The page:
With languages the world is your oyster

Ukrainian, Russian, English, German and now Spanish too – for Daryna Andreieva, a student in the European Computer Science Bachelor's degree course, languages have always been very important.

At home in Ukraine she studied English and German. When she started looking at degree courses in Germany, she wanted a course in a different subject area but one that still involved languages. 'The European Computer Science (ECS) degree course at HAW Hamburg is a great opportunity because you don't just study in Hamburg, you also study abroad for one year,' she explains. 'In September I will go to Spain to study for two semesters and write my Bachelor thesis.' In preparation she is busy learning Spanish, which isn't difficult for her because she's a natural when it comes to languages. Spain is only one of the options offered in the ECS degree course. Students can also complete their year abroad in Finland, France, Italy, or Portugal.

She did have difficulty with the technical subjects in the beginning, though, and the first year of studies was very difficult. 'The way the degree courses are organised in Germany is very different from in Ukraine, and it took me two semesters to understand everything,' she admits. 'But the professors in Hamburg are really cool – much more relaxed than in Ukraine. They know you and you don't have to be nervous about asking them questions.' Another big difference is who her fellow students are. 'In the Ukraine I was surrounded only by girls during my studies. In Hamburg I'm surrounded only by boys,' she laughs. And as a woman, is she accepted? 'Yes, we're a good group. In our projects we make sure that the work is shared equally. But I have to watch a bit more football to be able to be part of the conversation,' she says with a wink. At 35 per cent, the percentage of women in the ECS course is actually very high compared to the other engineering degree courses. But at the large Berliner Tor Campus with its many engineering courses, male students definitely make up the majority.

It's great to gain work experience related to my studies ... the degree gives me a lot of options.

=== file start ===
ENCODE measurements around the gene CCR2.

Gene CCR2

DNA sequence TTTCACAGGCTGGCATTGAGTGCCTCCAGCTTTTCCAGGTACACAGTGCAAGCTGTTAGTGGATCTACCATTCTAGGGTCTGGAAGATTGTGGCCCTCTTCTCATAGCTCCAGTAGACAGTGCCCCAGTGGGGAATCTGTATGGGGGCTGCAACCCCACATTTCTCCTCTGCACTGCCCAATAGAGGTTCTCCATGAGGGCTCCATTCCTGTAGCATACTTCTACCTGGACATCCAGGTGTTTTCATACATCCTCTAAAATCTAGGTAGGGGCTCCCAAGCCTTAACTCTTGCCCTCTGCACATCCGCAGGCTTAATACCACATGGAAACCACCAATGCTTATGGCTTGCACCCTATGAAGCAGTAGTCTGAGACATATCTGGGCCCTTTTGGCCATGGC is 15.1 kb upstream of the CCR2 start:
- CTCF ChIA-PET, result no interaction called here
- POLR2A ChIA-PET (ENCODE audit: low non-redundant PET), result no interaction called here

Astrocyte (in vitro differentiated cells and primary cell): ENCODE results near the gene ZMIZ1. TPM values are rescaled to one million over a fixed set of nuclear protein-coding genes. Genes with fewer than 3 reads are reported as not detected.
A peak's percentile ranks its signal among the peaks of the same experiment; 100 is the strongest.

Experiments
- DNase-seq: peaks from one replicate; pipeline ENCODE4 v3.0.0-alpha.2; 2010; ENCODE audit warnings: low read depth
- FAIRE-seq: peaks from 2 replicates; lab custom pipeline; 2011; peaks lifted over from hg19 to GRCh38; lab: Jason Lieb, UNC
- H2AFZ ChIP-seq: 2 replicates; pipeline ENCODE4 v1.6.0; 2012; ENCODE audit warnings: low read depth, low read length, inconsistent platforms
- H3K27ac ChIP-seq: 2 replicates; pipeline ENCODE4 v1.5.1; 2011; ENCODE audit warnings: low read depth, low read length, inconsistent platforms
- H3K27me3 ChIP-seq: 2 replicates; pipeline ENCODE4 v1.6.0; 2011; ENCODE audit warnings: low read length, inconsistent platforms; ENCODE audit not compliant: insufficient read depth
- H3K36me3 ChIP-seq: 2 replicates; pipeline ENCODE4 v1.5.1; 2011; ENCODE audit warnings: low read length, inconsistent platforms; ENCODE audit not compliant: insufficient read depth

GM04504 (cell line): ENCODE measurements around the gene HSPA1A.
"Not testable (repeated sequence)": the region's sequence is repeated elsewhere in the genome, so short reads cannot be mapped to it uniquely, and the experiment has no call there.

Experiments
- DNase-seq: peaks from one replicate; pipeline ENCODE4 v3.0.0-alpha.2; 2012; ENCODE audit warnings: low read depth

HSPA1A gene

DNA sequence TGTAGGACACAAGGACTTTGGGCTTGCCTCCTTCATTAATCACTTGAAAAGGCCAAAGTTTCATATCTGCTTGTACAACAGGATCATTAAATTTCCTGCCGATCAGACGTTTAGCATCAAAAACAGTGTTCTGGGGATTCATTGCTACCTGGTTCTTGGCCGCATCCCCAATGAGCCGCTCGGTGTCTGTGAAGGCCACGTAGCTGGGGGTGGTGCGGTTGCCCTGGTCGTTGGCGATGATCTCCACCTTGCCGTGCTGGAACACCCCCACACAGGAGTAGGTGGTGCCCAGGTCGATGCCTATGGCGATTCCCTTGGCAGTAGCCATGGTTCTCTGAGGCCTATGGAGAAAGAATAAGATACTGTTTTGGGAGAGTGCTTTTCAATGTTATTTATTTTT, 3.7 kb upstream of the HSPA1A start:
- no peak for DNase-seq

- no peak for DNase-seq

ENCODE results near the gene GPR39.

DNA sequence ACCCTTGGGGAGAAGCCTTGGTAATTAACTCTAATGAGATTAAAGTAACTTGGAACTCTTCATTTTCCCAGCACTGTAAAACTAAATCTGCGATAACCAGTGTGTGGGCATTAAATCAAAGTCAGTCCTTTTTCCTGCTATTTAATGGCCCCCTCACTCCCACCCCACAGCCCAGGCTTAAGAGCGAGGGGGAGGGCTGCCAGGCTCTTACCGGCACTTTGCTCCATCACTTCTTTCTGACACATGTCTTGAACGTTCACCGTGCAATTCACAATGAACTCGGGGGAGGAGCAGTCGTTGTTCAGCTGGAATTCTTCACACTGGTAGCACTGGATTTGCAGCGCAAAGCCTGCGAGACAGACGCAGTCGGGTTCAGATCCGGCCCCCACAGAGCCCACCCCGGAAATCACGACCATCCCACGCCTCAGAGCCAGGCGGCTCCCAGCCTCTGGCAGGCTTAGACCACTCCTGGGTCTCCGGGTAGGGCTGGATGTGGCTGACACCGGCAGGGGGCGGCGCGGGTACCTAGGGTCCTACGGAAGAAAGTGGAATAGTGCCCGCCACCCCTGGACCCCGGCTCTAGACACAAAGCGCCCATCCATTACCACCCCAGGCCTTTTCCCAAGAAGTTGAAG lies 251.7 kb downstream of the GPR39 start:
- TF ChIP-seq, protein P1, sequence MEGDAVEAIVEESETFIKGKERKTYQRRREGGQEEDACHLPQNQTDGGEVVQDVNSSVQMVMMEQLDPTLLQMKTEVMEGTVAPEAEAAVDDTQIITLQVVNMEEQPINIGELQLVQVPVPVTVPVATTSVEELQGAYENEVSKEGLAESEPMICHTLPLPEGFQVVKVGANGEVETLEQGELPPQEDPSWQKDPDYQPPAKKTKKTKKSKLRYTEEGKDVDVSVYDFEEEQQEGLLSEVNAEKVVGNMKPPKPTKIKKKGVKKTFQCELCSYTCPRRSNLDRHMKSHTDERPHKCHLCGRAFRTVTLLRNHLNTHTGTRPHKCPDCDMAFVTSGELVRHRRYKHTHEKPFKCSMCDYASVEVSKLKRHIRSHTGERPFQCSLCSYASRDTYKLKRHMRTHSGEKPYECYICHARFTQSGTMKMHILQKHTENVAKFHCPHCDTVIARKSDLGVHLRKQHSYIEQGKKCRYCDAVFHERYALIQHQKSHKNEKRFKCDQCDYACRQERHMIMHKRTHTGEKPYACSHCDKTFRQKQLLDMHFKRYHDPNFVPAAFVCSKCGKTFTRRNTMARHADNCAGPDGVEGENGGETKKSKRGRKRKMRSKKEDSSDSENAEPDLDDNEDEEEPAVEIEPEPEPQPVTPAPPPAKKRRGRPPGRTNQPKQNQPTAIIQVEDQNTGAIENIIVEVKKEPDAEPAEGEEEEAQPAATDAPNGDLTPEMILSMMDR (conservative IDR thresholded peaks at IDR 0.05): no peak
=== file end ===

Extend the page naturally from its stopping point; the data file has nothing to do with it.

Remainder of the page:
Now, in her fourth semester, Frau Andreieva's studies are going really well and the lab projects are what she enjoys the most. Here she doesn't just work on technical topics such as programming and plant construction, but also on project management. 'We learn how to create a project plan and track milestones, as well as how to distribute tasks and make sure that solutions and goals are achieved jointly,' she explains. 'I can definitely use these skills later in my work.' The project teams are supported by professors, who check on a weekly basis how the students are progressing and where they need assistance.

And since the beginning of March Frau Andreieva has been able to apply what she's learning in her job as well. She now works two days a week as a software tester for a bank alongside her studies. 'It's great to gain experience related to my degree,' she says. 'I don't know exactly which area I want to work in later, but the course gives me a lot of options.'

What is clear, though, is that she would like to stay in Hamburg, where she now has a solid circle of friends. 'We meet regularly for barbecues in the Stadtpark or for bike tours. Life in Hamburg is very pleasant.' In the holidays she goes home to her family in Krywyj Rih, 600 km from Kiev and, with a length of 145 km, the longest city in Europe. She used to commute one and a half hours each way to attend her lectures. Hamburg may be a big city, but the distances here are much shorter.